Auto recalls happen with some frequency, and sometimes the auto product defects are serious. While you may receive a recall notice about a seemingly minor defect, it is still important to understand the risks associated with the defective product. In other cases, the seriousness of the recall may be obvious to you. According to a recent report in MarketWatch, General Motors (GM) has recalled 640,000 trucks because of a risk of “fire-causing seat belts.” Indeed, the automaker has already received two separate reports of fires starting. Although GM has not yet received any reports of injuries, it is extremely important for anyone who owns one of these vehicles to heed the recall information to avoid serious burn injuries and other irreparable harm.
Learning More About the Recent GM Recalls
As we mentioned above, 640,000 GM trucks have been recalled due to a fire risk. To put that number in perspective, it totals more than half a million vehicles. It is not a fire in the engine or another part of the vehicle that may seem likely to burn, rather, there is a problem with the seat belts. According to the MarketWatch report, GM “uses a small explosion to move a piston that tightens the seat belts before a crash.” With this mechanism, the “explosion can release hot gas through an opening in a bracket, possibly setting the carpet on fire.”
The vehicles that are affected by the recall include 2019 and 2020 Chevrolet Silverado trucks, as well as 2019 and 2020 GMC Sierra trucks. In addition, some of the heavy-duty pickup truck models are also affected, including the 2020 Silverado heavy-duty pickup truck and the Sierra 2500 and 3500 heavy-duty pickup trucks. The defective seat belt is supposed to be a “high-tech” model, yet it poses a risk of serious injury to consumers. In the event that a fire started in a vehicle and the occupants could not put it out, everyone in the vehicle could sustain severe or even fatal injuries.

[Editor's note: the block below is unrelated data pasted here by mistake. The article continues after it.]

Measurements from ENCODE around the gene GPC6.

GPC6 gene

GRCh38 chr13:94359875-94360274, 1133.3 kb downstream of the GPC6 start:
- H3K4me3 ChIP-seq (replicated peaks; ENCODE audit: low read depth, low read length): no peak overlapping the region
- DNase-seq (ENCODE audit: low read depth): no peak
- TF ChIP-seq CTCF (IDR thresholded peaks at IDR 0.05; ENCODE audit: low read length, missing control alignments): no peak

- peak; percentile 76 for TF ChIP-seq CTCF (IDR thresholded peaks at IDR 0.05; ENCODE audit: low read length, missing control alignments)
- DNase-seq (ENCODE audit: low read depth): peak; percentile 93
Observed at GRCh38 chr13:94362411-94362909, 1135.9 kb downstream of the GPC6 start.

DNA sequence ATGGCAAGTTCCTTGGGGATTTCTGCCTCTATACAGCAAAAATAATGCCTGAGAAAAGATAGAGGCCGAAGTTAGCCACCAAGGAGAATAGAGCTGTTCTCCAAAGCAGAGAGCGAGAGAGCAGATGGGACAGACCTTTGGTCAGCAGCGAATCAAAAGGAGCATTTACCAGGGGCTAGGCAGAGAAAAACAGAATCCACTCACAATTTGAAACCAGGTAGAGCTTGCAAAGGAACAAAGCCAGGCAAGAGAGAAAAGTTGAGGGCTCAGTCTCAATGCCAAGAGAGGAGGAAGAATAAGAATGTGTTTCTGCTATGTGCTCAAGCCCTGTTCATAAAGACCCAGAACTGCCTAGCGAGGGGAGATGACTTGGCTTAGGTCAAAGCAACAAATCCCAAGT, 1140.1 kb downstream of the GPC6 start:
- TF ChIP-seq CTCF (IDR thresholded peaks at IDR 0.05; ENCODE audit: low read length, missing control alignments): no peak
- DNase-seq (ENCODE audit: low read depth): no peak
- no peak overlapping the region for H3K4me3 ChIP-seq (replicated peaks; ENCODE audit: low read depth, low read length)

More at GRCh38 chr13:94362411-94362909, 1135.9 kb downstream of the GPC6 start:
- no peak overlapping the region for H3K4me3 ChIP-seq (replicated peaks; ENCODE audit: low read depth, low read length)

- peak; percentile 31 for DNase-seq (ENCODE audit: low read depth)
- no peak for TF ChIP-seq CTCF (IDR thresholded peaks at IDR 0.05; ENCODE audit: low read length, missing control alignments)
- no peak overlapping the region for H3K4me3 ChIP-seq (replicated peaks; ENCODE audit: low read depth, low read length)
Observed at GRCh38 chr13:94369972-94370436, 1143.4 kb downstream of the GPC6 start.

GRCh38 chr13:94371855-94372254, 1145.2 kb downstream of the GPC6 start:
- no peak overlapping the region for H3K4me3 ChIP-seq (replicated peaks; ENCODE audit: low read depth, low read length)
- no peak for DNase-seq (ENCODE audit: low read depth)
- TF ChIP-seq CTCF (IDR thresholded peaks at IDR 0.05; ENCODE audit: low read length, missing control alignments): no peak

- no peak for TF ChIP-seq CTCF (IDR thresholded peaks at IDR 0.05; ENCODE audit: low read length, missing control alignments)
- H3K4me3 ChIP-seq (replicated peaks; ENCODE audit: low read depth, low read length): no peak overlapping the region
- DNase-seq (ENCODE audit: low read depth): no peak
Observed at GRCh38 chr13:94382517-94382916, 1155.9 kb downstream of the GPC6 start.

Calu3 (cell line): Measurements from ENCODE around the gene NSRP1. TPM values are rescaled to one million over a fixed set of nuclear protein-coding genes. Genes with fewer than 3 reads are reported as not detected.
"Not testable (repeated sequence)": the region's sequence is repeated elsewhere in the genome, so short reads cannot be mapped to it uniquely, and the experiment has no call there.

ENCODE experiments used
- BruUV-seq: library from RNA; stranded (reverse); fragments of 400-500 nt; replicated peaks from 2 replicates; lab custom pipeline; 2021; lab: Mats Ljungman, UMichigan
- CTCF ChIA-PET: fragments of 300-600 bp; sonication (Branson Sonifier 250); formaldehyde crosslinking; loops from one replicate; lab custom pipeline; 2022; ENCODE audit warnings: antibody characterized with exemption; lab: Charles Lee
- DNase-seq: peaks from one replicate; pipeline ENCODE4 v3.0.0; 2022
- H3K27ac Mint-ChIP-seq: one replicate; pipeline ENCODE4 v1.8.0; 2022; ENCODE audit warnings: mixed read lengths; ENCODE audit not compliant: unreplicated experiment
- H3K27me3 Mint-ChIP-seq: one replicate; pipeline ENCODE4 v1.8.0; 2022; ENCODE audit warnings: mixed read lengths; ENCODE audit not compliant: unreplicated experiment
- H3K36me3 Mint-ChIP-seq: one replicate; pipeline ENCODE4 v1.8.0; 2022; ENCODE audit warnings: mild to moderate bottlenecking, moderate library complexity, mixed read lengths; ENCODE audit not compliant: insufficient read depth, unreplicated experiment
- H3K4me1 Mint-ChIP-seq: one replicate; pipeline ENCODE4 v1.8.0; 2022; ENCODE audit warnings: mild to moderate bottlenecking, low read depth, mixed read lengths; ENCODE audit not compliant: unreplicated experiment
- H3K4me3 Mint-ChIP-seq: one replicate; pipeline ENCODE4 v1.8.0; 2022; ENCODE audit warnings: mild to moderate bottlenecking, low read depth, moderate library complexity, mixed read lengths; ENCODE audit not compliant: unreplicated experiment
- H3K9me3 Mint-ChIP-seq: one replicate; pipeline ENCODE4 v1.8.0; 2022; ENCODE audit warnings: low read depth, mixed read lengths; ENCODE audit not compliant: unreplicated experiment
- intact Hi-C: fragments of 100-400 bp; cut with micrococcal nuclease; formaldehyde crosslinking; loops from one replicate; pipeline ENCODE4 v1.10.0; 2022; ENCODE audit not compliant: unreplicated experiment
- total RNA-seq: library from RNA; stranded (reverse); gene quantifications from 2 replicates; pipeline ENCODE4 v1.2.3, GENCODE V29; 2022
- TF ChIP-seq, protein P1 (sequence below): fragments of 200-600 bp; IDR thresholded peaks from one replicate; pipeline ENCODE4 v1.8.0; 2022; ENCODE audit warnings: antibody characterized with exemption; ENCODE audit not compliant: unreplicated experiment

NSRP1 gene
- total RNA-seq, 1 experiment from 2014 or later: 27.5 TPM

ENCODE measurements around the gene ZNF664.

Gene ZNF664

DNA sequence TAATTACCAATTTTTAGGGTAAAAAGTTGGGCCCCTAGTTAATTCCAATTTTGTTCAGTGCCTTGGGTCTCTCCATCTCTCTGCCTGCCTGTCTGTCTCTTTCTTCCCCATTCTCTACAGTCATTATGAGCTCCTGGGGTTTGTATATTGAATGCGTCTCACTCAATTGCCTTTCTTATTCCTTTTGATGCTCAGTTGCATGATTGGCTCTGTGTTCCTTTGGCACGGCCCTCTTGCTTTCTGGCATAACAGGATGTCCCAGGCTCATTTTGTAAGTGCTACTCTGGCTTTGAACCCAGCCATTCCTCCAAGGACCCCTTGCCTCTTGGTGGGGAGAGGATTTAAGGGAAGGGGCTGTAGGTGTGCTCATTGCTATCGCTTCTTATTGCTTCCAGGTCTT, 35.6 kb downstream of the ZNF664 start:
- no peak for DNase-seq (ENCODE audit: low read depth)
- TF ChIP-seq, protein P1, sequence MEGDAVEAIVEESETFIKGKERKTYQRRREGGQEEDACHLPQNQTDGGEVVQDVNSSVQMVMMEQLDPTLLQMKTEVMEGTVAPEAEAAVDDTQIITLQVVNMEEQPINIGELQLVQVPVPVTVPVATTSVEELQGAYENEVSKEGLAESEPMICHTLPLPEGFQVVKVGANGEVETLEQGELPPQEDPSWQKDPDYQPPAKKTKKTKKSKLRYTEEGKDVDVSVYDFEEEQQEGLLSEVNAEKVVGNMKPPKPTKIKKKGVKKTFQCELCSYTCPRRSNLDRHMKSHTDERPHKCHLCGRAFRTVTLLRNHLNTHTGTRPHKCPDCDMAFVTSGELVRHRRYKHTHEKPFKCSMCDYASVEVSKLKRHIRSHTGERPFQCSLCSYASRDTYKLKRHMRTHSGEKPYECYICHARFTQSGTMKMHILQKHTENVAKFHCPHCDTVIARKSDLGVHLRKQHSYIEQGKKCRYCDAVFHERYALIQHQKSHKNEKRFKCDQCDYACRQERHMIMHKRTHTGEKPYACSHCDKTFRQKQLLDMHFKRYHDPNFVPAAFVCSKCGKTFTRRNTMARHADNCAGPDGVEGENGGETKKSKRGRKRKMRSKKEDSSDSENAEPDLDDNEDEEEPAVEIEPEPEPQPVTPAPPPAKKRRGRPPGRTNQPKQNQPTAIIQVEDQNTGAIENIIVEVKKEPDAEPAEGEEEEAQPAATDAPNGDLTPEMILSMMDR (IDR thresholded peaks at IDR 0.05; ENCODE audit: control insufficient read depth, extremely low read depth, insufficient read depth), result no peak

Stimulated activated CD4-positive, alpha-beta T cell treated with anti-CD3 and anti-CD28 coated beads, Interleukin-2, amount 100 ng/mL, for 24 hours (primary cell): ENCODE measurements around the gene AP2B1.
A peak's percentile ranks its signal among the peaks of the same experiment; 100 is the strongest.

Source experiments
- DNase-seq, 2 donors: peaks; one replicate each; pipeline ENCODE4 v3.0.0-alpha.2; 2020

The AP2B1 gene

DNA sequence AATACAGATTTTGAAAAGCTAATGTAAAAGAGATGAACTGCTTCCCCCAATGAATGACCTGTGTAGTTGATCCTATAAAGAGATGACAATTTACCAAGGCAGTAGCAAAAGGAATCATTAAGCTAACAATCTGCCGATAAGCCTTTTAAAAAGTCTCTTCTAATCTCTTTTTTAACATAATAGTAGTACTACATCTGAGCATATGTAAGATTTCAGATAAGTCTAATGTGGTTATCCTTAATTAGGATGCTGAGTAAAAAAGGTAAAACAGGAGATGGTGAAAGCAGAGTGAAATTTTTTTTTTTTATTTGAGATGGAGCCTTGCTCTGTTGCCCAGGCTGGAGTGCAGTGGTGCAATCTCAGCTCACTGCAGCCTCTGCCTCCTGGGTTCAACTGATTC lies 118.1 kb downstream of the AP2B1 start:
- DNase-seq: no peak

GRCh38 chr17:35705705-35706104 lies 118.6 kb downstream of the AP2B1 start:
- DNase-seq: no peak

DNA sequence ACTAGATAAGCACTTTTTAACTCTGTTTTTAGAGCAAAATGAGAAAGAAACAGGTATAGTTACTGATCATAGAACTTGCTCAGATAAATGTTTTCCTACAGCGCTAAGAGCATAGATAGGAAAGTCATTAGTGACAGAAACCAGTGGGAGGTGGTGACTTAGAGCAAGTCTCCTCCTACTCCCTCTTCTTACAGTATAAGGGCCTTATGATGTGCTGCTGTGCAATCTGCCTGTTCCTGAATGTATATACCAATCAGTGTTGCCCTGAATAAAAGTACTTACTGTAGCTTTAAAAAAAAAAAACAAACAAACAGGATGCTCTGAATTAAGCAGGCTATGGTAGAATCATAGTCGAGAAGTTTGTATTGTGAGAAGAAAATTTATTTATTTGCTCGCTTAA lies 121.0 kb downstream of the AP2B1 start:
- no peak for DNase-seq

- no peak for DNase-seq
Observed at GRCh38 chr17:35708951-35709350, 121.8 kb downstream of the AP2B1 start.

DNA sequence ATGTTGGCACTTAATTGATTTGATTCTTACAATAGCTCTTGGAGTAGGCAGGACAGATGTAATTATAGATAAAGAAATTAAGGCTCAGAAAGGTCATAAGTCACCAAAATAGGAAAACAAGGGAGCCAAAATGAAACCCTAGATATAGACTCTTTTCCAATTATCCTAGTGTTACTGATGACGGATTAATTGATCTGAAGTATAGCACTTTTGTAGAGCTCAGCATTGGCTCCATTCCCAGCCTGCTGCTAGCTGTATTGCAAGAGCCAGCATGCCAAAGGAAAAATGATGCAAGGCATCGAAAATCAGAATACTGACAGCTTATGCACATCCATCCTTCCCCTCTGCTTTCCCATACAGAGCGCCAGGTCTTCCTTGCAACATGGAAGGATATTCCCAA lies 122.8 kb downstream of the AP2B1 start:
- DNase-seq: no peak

Anyone who currently drives one of these vehicles will be able to have the problem repaired at a GM dealer for no cost, but there is no official date yet for the recall to begin. Vehicles in the U.S. and across the globe are affected by the defect.
What Should You Know About Auto Defects and Recalls?
When you hear about a serious auto defect and recall like the recent GM recall, what should you do? An article in Esurance emphasizes that you should first learn the specifics of the recall and whether your vehicle is affected. As that article clarifies, auto manufacturers are required to send a letter to any customer who has been affected by the recall, but the article also urges customers to check the website for the National Highway Traffic Safety Administration (NHTSA) to determine whether your vehicle is part of the recall.
Once you do receive a recall letter, it should provide you with all the information you need to manage the recall and to keep yourself safe. As Esurance explains, any auto recall letter you receive should provide you with the following information:
- Description of the auto defect;
- Potential injury risks posed by the defect;
- Warning signs or symptoms of the defect;
- How the problem can be repaired, or what the automaker will do if a repair is not possible;
- How long a repair or replacement will take; and
- Specific instructions for your next steps.
If you receive a recall notice, you should follow the instructions precisely. Even if the defect does not seem particularly serious to you, it could pose injury risks.
Contact a Product Liability Lawyer in West Palm Beach
If you or someone you love was injured by a defective auto product, a West Palm Beach product liability attorney may be able to help. Contact Lesser Lesser Landy & Smith PLLC for more information.